“I love it when you talk like that,” says Skin, licking his lips vulgarly.
“That’s it!” hollers one of the men, throwing his arms up in the air for extra emphasis. “I’m leaving.”
“Who are you people?” asks Skin.
The other man laughs strangely. “Why, I’m King Goob and this is my partner in crime, Rocket Fish.”
“I called them in,” says Kristine, kneeling down beside Skin. “You got lost in your head after a routine helping of peyote. You spent three days in a coma, screaming and hollering about somebody called Max Zero.”
“Right,” says Rocket Fish suddenly, slapping his hands together extravagantly. “We’ll be off then.”
Skin and Kristine wave goodbye as the two men walk away, talking loudly to each other.
“So what’re you want to do now?” cries one.
“I dunno!” cries the other. ‘Should we go do that Protocols thing?”
“Nah! Let’s go get tanked and shoot some somebody!”
Skin ignores them, staring intently into Kristine’s huge brown eyes. “You did it, baby. You did it for me.”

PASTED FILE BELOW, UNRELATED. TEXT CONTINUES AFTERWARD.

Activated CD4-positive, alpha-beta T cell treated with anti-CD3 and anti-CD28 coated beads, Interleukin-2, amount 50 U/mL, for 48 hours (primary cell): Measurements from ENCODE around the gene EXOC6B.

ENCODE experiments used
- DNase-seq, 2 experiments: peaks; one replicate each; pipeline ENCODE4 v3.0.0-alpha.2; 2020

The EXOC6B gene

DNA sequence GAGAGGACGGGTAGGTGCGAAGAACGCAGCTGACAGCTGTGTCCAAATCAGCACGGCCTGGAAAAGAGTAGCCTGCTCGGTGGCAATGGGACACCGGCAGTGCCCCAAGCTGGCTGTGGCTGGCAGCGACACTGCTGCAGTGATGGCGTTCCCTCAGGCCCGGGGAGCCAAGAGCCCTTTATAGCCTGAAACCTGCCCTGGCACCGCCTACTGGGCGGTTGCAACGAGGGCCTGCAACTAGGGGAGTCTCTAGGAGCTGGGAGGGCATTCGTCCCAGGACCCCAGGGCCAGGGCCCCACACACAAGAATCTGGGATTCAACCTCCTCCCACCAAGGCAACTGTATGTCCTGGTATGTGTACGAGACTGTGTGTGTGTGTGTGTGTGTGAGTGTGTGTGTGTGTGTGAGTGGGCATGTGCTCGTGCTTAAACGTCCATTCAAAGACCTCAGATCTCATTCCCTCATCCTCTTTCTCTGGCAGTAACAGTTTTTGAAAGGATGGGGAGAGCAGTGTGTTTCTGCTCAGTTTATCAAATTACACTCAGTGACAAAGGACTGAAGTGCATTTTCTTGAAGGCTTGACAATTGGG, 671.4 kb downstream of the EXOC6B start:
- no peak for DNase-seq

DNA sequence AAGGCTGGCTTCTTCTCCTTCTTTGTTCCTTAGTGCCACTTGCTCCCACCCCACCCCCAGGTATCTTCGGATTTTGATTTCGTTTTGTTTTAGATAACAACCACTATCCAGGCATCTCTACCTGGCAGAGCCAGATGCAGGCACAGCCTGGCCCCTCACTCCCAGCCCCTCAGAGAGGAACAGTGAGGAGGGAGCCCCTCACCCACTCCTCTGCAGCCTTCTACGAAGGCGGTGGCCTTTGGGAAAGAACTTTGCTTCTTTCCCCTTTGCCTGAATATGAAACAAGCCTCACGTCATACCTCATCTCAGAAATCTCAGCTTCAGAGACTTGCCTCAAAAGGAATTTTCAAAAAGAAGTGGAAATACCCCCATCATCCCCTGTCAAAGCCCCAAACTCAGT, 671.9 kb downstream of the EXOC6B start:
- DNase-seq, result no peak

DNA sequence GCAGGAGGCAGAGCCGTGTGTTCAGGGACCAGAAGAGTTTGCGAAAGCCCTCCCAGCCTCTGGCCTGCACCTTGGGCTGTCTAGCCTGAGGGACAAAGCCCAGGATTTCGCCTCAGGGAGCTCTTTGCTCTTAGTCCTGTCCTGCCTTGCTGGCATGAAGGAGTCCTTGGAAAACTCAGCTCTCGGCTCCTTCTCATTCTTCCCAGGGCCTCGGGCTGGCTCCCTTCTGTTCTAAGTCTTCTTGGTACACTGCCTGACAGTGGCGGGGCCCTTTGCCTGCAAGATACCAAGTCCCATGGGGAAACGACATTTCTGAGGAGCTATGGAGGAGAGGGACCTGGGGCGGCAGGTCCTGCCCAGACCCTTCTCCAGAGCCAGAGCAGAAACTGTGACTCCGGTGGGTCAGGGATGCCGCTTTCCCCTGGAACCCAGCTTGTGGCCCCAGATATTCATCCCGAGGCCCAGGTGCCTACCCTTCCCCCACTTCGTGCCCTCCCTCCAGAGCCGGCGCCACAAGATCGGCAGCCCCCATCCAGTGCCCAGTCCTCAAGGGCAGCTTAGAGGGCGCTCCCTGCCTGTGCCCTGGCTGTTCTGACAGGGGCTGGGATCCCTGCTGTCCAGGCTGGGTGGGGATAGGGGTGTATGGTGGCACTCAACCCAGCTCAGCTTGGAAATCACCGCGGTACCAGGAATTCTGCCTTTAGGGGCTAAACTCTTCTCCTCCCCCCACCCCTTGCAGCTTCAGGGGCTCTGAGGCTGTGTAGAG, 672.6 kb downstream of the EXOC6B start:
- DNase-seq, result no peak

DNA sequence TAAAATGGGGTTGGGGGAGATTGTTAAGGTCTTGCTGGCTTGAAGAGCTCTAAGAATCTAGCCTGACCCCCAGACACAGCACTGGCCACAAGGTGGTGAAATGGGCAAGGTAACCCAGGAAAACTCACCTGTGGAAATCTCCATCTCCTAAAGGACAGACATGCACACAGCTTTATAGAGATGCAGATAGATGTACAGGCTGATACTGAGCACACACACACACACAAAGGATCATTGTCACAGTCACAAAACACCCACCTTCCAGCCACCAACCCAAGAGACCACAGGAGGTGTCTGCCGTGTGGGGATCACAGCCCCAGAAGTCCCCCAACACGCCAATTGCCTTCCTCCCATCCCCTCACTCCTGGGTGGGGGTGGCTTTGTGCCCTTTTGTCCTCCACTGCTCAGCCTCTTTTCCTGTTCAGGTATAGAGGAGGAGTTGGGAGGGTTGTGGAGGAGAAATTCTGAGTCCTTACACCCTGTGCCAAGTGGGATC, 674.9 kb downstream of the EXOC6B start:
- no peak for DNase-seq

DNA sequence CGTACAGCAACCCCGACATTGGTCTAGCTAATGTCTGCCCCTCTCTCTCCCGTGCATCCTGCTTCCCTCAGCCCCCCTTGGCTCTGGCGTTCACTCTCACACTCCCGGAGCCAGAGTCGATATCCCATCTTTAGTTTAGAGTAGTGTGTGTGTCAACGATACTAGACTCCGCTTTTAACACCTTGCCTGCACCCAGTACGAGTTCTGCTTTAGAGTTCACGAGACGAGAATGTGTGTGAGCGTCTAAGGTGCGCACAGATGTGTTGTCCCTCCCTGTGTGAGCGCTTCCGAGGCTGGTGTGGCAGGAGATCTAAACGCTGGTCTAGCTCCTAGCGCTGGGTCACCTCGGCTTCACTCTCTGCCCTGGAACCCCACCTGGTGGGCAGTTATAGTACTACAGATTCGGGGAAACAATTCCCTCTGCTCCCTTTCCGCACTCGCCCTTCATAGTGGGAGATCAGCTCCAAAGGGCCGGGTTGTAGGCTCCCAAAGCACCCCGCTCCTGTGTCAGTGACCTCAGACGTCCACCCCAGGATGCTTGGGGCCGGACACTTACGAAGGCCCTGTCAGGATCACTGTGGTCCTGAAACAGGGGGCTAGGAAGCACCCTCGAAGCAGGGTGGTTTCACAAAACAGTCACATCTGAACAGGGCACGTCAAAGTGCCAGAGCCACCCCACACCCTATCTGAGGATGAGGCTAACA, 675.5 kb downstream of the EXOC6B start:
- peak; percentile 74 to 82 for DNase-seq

“You better believe it,” she says and the two embrace. For the briefest of moments, time stops its relentless march on. Nature freezes and gravity halts as the two lovers get reacquainted, but Skin soon pulls away to ask one last question.
“One thing. What is the word?”
Kristine smiles. “What do you think?”
Skin pulls her closer, smelling her sweet scent and feeling totally and helplessly lost in her arms.
Leave them alone. Leave them to their lives for now. Let’s face it, you’re not that interested anyway. Because this is softcore.